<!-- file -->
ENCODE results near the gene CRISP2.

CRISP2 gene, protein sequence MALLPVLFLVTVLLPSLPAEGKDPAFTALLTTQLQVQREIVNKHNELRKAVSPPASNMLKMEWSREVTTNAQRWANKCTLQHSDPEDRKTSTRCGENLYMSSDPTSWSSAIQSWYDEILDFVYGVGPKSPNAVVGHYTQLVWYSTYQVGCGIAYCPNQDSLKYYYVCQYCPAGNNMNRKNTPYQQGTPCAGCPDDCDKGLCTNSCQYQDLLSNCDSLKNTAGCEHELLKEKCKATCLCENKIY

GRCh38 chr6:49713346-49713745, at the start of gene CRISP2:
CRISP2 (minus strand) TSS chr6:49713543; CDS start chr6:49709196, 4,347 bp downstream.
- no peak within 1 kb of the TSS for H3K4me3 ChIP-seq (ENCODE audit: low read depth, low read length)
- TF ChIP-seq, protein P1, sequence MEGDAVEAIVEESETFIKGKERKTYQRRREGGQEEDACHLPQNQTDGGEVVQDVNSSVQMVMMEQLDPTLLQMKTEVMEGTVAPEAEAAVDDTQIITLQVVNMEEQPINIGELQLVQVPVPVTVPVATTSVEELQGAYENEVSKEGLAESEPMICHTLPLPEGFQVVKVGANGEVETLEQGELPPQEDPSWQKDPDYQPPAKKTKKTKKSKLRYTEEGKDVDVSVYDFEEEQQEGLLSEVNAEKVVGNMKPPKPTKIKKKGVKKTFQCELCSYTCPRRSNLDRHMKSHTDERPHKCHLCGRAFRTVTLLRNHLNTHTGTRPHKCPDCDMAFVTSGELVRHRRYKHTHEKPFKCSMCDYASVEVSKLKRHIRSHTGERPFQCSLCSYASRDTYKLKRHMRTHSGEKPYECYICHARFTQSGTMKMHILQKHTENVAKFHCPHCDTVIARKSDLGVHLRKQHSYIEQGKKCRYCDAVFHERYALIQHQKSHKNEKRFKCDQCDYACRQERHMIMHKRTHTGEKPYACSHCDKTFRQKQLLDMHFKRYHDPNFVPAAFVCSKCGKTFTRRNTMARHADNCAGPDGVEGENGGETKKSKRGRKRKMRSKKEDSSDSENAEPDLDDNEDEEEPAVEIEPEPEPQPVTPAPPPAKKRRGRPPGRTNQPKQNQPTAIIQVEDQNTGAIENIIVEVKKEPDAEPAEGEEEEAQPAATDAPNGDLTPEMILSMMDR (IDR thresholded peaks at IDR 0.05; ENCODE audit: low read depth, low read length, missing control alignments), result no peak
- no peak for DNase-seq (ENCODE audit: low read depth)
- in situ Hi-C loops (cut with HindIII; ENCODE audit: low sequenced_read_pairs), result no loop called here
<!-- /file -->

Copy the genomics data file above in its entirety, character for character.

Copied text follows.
ENCODE results near the gene CRISP2.

CRISP2 gene, protein sequence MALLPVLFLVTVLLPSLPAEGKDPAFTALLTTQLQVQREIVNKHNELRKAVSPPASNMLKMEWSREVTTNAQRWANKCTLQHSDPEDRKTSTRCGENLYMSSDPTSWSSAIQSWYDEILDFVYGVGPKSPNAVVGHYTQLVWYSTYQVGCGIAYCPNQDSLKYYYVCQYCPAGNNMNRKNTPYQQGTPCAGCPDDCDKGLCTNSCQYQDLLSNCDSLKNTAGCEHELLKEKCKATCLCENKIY

GRCh38 chr6:49713346-49713745, at the start of gene CRISP2:
CRISP2 (minus strand) TSS chr6:49713543; CDS start chr6:49709196, 4,347 bp downstream.
- no peak within 1 kb of the TSS for H3K4me3 ChIP-seq (ENCODE audit: low read depth, low read length)
- TF ChIP-seq, protein P1, sequence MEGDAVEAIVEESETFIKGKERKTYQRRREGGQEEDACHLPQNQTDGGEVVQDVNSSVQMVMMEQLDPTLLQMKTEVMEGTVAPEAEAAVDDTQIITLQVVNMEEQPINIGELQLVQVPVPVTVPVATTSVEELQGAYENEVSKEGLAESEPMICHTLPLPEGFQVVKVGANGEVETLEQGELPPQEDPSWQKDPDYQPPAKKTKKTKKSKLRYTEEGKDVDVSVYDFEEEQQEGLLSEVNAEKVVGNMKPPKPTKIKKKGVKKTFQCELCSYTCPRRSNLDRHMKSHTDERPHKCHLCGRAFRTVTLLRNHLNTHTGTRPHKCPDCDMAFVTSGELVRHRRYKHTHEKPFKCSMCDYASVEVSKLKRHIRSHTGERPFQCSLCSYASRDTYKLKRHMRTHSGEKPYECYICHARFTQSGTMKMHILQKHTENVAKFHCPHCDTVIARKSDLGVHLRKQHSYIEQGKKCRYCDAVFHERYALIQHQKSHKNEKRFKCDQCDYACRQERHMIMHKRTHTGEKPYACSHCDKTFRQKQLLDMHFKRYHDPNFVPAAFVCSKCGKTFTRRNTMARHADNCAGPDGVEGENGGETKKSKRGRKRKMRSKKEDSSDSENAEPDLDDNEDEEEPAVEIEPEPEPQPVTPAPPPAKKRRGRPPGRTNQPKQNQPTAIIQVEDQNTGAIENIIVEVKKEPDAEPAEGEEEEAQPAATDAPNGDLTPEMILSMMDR (IDR thresholded peaks at IDR 0.05; ENCODE audit: low read depth, low read length, missing control alignments), result no peak
- no peak for DNase-seq (ENCODE audit: low read depth)
- in situ Hi-C loops (cut with HindIII; ENCODE audit: low sequenced_read_pairs), result no loop called here